It’s not a onetime investment. True investment in a diverse workforce is reflected through ongoing commitment to creating an inclusive workplace by providing equal access to opportunities. Providing job shadowing and internship opportunities is a great first step in developing your talent pool for the future, as true investment looks a lot like mentorship. More than just financially supporting diversity initiatives, companies must lean in to do the hard work. This most often comes in the form of commitment from an organization’s leadership team to foster this investment in the day-to-day actions that build up and empower others. It’s a consistent, daily willingness to foster talent to succeed in your organization by being willing to teach and invest in personal development. If the only goal is to hit an internal key performance indicator (KPI) on a diverse workforce, organizations will never find success or reap the benefits of what a truly diverse, engaged team can do.

Investment is a two-way street. If people feel invested in, they’ll return the investment. The key to success when intentionally building a diverse workforce is to focus on longevity. The seeds being planted now will determine an organization’s future. Separate from intentionally creating a diverse workforce, companies can invest in organizations that support the career advancement for girls of color to provide internship and mentoring opportunities, to host educational training for their employees and employee resource groups, or to learn about the unique considerations incoming generations of workers are facing. The investment in young women of color is a worthwhile endeavor that strengthens an organization. As is often said, a rising tide lifts all boats.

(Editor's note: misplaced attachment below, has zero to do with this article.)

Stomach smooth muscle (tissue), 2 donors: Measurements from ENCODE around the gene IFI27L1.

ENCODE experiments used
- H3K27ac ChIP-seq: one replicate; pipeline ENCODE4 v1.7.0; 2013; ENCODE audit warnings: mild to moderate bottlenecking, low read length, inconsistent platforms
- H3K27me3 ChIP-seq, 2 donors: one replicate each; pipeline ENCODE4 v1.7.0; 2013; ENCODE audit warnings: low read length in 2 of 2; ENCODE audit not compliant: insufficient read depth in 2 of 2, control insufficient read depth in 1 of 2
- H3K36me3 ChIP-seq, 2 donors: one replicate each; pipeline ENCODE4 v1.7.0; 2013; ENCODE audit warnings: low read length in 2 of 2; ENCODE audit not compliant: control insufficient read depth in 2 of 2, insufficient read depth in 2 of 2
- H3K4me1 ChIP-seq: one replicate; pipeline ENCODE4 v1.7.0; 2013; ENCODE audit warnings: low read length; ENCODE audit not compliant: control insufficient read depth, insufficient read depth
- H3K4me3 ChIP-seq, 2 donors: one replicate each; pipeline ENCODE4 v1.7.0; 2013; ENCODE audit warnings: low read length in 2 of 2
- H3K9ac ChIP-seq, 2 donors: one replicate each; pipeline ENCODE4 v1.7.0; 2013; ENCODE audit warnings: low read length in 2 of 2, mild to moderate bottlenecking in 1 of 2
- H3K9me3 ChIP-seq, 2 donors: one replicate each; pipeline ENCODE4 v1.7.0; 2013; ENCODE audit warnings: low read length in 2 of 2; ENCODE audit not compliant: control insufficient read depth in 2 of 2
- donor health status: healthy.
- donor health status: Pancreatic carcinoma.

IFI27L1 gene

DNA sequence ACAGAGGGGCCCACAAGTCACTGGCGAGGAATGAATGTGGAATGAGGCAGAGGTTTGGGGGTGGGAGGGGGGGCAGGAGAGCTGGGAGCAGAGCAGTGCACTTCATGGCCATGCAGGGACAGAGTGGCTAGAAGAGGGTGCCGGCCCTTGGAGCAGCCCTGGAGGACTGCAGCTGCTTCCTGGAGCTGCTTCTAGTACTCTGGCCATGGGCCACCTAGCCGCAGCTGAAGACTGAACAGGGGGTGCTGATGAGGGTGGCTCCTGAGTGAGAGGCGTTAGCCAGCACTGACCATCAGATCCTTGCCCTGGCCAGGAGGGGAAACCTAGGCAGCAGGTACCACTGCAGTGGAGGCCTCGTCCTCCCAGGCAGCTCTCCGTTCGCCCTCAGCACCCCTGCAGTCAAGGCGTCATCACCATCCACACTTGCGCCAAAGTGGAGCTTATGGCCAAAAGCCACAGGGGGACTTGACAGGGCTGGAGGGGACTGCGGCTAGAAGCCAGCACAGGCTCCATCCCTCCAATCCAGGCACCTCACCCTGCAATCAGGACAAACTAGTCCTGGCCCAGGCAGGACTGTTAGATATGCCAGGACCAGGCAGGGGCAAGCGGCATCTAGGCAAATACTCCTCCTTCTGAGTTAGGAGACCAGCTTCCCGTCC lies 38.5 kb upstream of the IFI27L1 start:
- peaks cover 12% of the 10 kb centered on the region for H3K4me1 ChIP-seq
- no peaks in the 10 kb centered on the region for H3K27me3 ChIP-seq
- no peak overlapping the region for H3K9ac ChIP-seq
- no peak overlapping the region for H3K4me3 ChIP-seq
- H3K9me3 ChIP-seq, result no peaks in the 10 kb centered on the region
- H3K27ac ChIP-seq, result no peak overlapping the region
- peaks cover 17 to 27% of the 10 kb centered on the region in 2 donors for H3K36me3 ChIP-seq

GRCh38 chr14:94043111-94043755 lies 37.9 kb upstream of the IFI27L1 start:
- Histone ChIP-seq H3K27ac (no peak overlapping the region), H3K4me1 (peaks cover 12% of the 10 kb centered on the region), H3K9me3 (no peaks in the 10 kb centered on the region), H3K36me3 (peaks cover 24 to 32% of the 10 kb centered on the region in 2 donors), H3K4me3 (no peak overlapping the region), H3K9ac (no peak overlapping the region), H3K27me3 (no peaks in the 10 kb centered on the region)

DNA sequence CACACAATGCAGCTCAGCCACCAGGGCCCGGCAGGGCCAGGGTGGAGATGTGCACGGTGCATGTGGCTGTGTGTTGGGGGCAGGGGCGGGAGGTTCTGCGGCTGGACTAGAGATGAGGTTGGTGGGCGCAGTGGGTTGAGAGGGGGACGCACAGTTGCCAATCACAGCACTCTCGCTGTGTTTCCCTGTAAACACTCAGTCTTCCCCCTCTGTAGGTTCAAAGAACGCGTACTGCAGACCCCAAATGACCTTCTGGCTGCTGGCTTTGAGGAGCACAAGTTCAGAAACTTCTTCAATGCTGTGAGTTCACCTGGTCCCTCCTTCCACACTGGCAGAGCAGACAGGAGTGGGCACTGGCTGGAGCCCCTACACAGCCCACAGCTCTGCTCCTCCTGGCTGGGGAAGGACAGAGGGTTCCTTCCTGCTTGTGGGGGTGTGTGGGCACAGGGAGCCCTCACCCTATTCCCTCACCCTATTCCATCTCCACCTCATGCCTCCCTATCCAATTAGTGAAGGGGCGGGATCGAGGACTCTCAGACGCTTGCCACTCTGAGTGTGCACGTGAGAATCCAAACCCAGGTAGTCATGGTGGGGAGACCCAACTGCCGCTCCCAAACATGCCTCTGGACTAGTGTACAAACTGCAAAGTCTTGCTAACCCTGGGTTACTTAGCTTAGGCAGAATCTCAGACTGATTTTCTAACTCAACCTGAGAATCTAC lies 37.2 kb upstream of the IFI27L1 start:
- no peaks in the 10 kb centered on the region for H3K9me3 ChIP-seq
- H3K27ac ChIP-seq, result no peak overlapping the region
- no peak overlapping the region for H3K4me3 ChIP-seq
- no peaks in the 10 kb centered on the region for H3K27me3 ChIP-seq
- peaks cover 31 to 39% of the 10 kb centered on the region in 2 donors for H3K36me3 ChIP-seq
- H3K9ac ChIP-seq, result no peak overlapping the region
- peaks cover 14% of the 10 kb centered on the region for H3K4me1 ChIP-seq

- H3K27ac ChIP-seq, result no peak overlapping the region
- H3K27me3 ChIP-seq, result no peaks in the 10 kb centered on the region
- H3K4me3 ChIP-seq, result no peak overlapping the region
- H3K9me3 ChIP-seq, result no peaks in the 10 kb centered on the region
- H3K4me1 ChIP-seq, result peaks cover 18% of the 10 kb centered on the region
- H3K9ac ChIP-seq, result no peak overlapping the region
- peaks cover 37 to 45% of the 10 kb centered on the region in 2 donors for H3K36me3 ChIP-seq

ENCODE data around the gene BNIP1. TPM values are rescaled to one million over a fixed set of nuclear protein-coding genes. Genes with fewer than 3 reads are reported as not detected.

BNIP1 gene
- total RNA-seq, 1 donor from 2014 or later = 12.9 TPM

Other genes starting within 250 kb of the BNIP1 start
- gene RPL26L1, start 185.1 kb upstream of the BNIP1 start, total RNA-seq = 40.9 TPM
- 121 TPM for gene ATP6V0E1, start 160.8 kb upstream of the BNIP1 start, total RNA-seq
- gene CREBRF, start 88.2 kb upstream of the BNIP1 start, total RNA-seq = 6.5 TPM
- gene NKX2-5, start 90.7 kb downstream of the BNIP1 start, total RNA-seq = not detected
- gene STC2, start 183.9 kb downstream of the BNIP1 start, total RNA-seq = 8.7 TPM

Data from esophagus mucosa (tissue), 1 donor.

Kelly Fair is the founder and executive director of Polished Pebbles. She us the author of “They’re All the Same Girl” and the “Every Girl Is a CEO Career & Success Guide.” Her work on behalf of girls and young women has earned recognition from the U.S. State Department, Goldman Sachs One Million Black Women, Crain’s Chicago Business, Bank of America, Ann Taylor, Vital Voices, ComEd, Verizon, Google, Duke University, Chicago Foundation for Women, Operation PUSH, Social Enterprise Alliance, and more. Connect with Kelly Fair on LinkedIn to learn more.

Recognizing that girls of color in Chicago experience the same poverty, violence, and trauma as boys, but have far fewer programs designed to address their specific needs and life experiences, Kelly launched Polished Pebbles in 2009 to provide a continuum of programming that starts when girls are 10 and ends with supporting young women in new employment and/or higher education or trade school.
For nearly 15 years, Polished Pebbles has provided mentorship and career readiness programming to 10,000 girls and young women of color. Polished Pebbles Girls Mentoring Program is the only girls program in Chicago that brings an innovative group of stakeholders to the table to beat the odds and provide real opportunities in careers in technology, hospitality, retail, construction, engineering, health care and the nonprofit sector.